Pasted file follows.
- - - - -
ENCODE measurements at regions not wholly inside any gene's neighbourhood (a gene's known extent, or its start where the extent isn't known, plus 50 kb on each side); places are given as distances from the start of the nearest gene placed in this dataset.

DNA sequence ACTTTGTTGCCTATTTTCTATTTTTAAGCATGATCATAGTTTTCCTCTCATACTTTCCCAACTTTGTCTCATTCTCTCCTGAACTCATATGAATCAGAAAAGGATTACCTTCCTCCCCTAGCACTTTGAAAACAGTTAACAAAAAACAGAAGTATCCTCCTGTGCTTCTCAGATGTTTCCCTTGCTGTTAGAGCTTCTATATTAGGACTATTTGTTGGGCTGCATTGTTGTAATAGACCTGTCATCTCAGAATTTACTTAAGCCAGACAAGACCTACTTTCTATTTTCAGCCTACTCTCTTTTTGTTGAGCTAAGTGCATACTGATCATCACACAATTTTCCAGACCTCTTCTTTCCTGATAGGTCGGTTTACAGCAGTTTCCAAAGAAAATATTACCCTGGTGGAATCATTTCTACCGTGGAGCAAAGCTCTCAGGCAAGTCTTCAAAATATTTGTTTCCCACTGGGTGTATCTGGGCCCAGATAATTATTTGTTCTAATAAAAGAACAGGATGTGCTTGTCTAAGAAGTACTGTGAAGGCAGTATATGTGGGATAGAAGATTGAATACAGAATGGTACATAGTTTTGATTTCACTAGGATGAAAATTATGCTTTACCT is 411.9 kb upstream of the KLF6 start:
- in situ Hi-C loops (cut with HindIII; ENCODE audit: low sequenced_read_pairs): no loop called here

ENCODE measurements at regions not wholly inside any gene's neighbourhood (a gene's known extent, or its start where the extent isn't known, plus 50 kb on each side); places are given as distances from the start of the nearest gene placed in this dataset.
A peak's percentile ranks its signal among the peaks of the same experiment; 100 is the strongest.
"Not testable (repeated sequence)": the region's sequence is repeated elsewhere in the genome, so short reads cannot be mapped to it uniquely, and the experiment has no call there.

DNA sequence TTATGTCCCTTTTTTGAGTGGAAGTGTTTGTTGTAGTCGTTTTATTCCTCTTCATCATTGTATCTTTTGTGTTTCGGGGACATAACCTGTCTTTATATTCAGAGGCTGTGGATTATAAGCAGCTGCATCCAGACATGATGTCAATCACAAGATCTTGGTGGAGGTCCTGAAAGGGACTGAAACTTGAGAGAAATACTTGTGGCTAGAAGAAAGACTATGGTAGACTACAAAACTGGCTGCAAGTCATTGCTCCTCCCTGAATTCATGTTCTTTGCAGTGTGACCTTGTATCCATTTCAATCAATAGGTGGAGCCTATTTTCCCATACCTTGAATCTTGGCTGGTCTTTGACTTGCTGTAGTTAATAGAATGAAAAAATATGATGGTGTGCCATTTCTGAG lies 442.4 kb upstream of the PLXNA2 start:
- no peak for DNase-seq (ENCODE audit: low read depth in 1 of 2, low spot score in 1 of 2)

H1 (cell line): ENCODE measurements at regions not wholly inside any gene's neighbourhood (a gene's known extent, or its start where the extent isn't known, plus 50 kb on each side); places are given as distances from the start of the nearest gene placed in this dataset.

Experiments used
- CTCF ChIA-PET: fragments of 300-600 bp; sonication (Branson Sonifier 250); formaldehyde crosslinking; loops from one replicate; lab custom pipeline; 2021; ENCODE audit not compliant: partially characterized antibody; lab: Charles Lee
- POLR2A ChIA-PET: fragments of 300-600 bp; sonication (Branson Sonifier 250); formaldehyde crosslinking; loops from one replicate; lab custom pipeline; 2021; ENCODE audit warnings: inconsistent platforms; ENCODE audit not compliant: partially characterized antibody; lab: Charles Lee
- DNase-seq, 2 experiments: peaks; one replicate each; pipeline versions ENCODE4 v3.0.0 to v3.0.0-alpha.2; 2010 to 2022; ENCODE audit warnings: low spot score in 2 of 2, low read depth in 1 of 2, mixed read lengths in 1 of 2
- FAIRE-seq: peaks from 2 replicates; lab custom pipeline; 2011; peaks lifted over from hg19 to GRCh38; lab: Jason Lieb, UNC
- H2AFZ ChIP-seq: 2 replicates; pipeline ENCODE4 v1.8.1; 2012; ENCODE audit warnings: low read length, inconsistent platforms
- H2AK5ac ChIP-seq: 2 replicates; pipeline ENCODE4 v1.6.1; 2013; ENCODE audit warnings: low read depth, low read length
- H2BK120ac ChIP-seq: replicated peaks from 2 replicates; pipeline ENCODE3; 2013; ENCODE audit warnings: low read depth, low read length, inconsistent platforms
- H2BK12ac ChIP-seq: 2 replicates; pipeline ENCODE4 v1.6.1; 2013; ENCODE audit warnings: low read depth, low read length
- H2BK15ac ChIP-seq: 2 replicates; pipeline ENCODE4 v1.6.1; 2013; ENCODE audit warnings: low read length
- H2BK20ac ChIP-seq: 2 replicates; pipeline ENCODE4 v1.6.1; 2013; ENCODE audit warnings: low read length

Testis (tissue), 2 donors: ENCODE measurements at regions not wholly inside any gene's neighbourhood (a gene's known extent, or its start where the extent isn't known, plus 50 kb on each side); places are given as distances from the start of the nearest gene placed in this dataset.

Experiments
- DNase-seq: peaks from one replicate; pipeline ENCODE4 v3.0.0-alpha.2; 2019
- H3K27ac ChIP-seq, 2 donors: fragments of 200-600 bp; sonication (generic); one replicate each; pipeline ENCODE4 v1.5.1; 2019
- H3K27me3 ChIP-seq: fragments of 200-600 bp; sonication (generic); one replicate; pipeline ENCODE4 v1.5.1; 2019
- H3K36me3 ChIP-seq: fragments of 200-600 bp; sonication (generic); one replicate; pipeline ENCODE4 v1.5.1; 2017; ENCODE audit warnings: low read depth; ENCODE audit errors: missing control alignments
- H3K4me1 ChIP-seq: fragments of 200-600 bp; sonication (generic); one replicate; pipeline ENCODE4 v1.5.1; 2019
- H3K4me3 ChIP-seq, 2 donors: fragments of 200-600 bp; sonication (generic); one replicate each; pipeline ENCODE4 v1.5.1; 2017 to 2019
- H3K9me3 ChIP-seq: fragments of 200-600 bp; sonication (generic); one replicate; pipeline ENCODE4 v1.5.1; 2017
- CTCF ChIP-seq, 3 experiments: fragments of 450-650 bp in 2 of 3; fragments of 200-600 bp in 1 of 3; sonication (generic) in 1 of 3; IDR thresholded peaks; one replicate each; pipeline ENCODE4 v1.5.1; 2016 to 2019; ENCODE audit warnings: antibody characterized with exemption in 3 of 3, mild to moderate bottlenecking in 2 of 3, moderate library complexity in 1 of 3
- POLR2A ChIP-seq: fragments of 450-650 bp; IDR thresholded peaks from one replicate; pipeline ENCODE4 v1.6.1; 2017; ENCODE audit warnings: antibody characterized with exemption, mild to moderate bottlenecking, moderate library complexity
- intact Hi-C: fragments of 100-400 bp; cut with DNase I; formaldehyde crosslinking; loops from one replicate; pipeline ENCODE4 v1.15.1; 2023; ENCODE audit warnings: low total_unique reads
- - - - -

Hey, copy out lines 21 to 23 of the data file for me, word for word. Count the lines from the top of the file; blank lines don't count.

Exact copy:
Testis (tissue), 2 donors: ENCODE measurements at regions not wholly inside any gene's neighbourhood (a gene's known extent, or its start where the extent isn't known, plus 50 kb on each side); places are given as distances from the start of the nearest gene placed in this dataset.

Experiments
- DNase-seq: peaks from one replicate; pipeline ENCODE4 v3.0.0-alpha.2; 2019